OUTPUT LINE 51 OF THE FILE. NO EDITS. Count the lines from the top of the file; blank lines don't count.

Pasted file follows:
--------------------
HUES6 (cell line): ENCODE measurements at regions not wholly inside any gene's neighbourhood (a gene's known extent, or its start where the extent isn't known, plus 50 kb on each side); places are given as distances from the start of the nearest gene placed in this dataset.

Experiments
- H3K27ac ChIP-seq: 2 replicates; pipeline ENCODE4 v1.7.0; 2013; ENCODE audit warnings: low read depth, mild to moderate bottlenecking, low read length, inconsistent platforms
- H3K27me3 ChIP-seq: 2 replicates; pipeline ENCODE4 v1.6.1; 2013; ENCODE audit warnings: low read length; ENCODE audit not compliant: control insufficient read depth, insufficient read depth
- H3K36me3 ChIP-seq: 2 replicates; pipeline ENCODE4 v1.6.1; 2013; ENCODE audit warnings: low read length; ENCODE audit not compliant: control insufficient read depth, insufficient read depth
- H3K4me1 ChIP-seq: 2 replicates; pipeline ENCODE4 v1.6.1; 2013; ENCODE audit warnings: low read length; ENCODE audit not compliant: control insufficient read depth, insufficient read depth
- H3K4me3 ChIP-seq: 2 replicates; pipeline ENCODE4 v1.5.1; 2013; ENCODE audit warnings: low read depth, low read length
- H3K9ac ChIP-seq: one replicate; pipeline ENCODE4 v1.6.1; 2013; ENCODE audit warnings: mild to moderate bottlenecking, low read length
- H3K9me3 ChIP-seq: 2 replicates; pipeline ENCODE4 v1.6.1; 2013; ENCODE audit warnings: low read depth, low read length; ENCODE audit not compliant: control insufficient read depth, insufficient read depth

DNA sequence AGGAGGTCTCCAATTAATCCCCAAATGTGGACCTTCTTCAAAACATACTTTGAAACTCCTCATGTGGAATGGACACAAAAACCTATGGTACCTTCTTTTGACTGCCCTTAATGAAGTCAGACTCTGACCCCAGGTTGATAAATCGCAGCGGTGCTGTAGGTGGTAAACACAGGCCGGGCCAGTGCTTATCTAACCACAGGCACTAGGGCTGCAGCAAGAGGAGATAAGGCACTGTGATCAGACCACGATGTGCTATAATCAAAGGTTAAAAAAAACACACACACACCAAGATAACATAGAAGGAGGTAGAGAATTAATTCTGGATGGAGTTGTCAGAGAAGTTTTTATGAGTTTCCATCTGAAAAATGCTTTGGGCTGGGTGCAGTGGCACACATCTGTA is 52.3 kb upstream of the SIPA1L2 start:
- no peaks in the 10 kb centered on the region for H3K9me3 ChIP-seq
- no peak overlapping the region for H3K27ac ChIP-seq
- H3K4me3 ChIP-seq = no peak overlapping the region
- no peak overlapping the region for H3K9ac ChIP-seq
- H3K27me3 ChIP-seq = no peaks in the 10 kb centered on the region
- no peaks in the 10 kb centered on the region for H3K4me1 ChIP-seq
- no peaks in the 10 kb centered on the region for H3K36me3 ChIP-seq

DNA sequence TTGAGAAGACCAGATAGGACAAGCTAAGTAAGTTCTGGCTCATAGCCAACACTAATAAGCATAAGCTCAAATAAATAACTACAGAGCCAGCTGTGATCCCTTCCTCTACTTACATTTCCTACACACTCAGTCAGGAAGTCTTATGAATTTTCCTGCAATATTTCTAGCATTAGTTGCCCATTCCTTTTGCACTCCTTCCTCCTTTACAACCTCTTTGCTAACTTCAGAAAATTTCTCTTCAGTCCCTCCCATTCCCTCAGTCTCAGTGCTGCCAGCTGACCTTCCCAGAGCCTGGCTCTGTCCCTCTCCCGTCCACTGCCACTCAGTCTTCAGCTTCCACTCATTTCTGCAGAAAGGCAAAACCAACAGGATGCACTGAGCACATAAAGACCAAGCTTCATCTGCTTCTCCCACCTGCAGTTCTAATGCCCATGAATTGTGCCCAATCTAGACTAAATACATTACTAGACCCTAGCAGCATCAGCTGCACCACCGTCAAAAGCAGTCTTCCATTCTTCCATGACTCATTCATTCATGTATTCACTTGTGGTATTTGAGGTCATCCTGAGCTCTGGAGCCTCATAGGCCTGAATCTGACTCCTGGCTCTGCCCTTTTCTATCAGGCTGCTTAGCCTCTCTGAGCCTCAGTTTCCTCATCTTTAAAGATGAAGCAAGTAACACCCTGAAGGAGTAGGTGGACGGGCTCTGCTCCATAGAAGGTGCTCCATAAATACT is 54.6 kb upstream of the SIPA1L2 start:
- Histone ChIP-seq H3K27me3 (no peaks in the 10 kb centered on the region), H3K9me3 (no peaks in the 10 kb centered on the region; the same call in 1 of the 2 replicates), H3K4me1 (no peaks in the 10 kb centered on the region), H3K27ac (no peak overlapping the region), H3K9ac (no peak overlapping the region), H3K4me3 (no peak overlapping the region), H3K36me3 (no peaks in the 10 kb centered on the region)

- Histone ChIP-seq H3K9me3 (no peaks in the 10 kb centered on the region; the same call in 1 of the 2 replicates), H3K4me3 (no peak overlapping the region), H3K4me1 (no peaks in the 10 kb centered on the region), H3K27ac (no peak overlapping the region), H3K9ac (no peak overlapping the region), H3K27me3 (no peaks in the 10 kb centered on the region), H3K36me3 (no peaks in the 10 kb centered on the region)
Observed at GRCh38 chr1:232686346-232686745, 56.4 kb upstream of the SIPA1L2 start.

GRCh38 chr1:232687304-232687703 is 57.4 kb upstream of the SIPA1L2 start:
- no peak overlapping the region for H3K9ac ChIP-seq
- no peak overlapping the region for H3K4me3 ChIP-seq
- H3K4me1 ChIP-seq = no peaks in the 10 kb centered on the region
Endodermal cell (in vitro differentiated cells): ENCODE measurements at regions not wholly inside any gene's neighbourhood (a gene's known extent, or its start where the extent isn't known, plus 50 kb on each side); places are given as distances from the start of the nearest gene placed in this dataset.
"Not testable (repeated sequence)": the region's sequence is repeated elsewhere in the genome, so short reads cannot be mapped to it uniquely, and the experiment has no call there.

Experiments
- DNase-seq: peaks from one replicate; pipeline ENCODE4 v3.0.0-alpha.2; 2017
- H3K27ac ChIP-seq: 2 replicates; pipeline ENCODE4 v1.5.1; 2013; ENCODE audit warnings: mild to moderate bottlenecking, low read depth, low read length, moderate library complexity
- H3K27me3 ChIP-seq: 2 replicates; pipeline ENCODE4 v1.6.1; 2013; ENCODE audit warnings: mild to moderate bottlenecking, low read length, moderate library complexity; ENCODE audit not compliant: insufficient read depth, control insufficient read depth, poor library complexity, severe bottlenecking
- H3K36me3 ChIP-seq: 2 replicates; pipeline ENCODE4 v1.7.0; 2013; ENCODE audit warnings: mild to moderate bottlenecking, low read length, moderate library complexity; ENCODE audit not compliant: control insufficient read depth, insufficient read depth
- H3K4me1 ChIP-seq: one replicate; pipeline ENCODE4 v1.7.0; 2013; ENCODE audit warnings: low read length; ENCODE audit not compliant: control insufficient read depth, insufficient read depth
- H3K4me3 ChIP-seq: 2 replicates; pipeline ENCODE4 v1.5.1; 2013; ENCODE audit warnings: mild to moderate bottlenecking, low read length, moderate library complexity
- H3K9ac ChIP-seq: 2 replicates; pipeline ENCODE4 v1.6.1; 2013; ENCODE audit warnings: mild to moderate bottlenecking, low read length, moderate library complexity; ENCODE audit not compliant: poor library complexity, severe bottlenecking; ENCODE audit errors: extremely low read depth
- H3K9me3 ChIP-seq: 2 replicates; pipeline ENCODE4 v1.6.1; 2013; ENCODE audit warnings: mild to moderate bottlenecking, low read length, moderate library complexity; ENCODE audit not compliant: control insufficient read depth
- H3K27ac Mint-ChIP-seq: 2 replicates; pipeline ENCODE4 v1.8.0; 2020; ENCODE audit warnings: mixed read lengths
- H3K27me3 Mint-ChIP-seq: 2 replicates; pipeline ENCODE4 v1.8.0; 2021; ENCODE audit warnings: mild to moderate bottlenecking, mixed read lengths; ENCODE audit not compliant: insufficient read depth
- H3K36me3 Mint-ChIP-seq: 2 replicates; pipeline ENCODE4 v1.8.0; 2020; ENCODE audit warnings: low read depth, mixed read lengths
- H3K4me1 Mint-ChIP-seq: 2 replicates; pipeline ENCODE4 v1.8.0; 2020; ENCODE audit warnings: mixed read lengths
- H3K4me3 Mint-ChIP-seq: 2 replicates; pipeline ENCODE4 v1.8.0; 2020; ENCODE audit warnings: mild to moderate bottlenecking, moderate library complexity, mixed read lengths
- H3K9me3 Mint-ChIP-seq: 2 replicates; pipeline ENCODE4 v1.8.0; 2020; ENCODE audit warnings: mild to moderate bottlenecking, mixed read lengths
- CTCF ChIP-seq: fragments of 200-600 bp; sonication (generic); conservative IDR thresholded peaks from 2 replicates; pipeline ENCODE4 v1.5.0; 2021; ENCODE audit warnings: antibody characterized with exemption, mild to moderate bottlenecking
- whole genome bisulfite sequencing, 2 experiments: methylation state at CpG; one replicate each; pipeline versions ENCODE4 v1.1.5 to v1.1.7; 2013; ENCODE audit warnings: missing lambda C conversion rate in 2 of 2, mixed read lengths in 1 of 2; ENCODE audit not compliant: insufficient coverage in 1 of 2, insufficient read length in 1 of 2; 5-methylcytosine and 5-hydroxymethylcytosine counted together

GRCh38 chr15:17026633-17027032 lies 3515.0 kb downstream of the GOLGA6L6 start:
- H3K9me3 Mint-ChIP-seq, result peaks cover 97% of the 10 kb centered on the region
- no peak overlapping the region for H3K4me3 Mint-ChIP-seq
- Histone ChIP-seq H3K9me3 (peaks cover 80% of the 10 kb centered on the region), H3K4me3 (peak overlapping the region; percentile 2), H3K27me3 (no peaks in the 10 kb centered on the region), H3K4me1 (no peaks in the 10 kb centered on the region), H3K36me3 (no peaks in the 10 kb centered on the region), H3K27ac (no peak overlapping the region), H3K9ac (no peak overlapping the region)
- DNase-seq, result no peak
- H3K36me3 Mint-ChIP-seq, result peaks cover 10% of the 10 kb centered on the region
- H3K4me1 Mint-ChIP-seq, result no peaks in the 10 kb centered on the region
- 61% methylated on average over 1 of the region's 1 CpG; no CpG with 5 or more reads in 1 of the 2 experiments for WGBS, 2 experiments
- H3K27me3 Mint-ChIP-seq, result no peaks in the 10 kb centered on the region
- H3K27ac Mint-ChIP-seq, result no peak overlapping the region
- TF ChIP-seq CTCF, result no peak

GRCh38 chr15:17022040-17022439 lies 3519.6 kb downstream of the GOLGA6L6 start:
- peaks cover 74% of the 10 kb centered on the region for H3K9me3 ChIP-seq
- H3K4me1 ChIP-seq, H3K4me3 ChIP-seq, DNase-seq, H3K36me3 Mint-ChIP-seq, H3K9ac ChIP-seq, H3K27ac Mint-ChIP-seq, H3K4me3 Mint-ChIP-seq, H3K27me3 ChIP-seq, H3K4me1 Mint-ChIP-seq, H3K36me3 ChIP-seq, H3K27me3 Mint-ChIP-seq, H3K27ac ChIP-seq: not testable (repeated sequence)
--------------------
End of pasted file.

- H3K4me1 Mint-ChIP-seq, result no peaks in the 10 kb centered on the region